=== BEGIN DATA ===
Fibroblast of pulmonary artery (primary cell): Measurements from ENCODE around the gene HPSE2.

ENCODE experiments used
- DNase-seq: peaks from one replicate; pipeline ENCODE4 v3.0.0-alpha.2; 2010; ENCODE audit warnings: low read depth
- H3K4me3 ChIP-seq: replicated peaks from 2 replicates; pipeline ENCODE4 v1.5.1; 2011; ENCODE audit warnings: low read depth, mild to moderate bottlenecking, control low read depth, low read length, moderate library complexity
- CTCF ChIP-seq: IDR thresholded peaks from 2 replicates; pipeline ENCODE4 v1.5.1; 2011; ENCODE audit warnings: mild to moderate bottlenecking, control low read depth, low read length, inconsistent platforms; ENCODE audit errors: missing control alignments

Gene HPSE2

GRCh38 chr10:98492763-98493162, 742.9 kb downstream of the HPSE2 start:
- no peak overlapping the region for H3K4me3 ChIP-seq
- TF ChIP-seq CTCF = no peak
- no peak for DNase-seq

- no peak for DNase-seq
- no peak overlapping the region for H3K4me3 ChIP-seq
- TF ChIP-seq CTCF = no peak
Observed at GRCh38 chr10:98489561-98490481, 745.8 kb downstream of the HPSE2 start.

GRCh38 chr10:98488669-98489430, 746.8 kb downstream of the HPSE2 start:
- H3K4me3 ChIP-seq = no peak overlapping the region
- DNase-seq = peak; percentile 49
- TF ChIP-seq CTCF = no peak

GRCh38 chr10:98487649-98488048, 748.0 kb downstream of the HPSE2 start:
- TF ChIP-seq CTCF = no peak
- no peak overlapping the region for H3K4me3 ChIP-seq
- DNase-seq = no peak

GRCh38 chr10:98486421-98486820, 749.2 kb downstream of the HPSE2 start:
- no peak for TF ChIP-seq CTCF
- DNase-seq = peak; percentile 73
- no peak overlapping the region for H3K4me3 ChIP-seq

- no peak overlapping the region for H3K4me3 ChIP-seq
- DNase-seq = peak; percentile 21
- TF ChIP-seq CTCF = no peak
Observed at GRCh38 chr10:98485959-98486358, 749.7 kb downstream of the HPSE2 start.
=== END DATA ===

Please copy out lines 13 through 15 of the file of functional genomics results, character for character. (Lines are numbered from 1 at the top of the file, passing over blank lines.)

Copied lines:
- TF ChIP-seq CTCF = no peak
Observed at GRCh38 chr10:98489561-98490481, 745.8 kb downstream of the HPSE2 start.

GRCh38 chr10:98488669-98489430, 746.8 kb downstream of the HPSE2 start: